The Towns of Bonnyville and Elk Point will write letters to support the organization, Rural Physicians Action Plan (RPAP). The organization, which awarded the Town of Bonnyville with the prestigious 2015 RPAP Alberta Rural Community Physician Attraction and Retention Award for the Doctor Recruitment Program, is under review and needs support to display its viability.
RPAP’s Executive Director, David Kay explains in a blog post entitled, Alberta Wouldn’t be the Same Without RPAP some of the reasons for the organization. “In face of tough economic times and tightening wallets, the need for quality healthcare in rural communities remains. If [our stakeholders] value the programs and services provided by RPAP, and wish to have them continue in [their] community, we [are] respectfully requesting input as to the valuable contribution RPAP has made and will hopefully continue to make in [their] communit[ies].”
Mayor of Bonnyville, Gene Sobolewski spoke to Council earlier in the month that because of all the support RPAP has given the community, he felt an obligation to return the favour with a letter of support. Council agreed with the Mayor’s stance and supported a motion to write the letter. Kay explains, “RPAP’s role is now under review and threat, as the government seeks to ensure there is an alignment with Alberta’s rural health system needs and outcomes.” The organization is under review, explains Kay, “In the interim, the department has indicated it will provide only a six month extension to RPAP’s grant funding, which expires on 31 March 2016. It is expected that recommendations on the fate of RPAP will be provided to the Deputy Minister by that time, with possible recommendations being service reductions, or even closure.”
The Town of Elk Point, felt much like Bonnyville, and Council voted to write a letter of support for RPAP, as well.
During its history, RPAP has played a strong supporting role, particularly when it comes to physician recruitment and rural medical education. Without [rural Albertan’s] input, decision makers deciding the fate of RPAP will not have a clear understanding of the impact of RPAP programs to rural Albertans and the valuable services we provide in your community. – David Kay Executive Director RPAP
In the same blog post, Kay explains the important role RPAP plays in rural Alberta, “for approximately 0.0005% of Alberta’s entire annual health budget, RPAP supports rural healthcare in the following ways:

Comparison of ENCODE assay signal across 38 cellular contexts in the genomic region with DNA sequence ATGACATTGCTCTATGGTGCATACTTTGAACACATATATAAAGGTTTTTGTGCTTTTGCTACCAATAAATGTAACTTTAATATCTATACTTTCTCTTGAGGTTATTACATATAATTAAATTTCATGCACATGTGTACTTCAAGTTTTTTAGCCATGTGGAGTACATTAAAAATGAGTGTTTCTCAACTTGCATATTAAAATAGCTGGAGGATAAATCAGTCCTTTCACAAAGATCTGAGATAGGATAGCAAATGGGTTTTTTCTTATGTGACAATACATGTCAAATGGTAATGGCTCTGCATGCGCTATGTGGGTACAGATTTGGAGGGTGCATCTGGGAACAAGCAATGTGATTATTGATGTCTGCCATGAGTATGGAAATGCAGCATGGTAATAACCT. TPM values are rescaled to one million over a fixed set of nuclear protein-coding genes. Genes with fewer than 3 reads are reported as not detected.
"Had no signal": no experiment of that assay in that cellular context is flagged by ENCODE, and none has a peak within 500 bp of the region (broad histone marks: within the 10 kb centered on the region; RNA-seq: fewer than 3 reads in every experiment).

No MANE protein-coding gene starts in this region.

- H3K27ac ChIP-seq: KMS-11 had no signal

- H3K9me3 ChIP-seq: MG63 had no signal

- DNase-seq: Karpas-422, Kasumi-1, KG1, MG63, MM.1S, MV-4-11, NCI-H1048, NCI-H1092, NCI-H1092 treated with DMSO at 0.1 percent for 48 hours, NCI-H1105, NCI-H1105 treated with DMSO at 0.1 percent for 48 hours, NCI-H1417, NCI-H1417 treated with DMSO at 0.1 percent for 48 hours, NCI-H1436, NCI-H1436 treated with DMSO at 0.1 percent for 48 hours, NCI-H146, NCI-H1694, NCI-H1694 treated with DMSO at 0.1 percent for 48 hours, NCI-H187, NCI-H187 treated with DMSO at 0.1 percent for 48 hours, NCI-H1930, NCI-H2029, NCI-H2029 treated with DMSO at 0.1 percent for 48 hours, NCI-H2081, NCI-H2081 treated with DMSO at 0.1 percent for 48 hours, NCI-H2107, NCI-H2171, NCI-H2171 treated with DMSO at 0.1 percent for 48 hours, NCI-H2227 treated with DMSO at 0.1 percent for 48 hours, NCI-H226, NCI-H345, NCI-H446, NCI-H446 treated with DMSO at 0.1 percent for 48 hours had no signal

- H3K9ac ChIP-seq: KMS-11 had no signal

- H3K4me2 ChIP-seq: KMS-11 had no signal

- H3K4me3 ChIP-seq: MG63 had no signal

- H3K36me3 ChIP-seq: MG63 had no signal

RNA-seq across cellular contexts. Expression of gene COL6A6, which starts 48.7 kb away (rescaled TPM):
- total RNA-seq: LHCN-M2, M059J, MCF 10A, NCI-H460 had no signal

- Supports and sponsors rural students to go to medical school
- Facilitates and funds the rural placements of medical students and Family Medicine residents so that they might select rural practice as a viable option upon graduation
- Works with resident physicians in career planning
- Attracts and transitions Canadian and internationally trained physicians, and Alberta-trained resident physicians to available posts in Alberta
- Provides professional development programs and locum services for rural physicians
- Supports the recruitment of all health care providers through our cutting edge provincial recruitment jobsite APLJobs.ca
- Provides grants to local communities for attraction and retention innovations, and fund medical students and resident physicians to attend rural health care conferences and training events
- Works with rural communities through attraction and retention committees to attract and retain physicians and their families
- Listens to rural communities, health care workers, and service partners and acts on their ideas
- Works collaboratively within Alberta, across Western Canada, and nationally to support health care in Alberta
- Invests in research and analysis to tell the story about rural health care and Alberta’s physician workforce”
“RPAP is making a valuable contribution to the attraction and retention of physicians in rural Alberta. RPAP has a clear vision and mission which are underpinned by a number of objectives and goals. The initiatives within each goal align with both the direction of the goal and with each other. “
The report also noted that physicians, residents and medical students surveyed all reported that RPAP was a positive driver within the rural Alberta health care environment.
“All three user groups stated that RPAP initiatives provided them with insights into rural practice and rural community living that might otherwise be unknown to them. Medical students felt that they were exposed to the advantages of rural practice through RPAP initiatives, and that the initiatives informed their career choices. Furthermore, medical students and residents reported that RPAP initiatives influence their decision to pursue rural practice. The seven-year retention rate of rural physicians has increased, year on year, as has the number (headcount) of physicians practicing in rural Alberta.”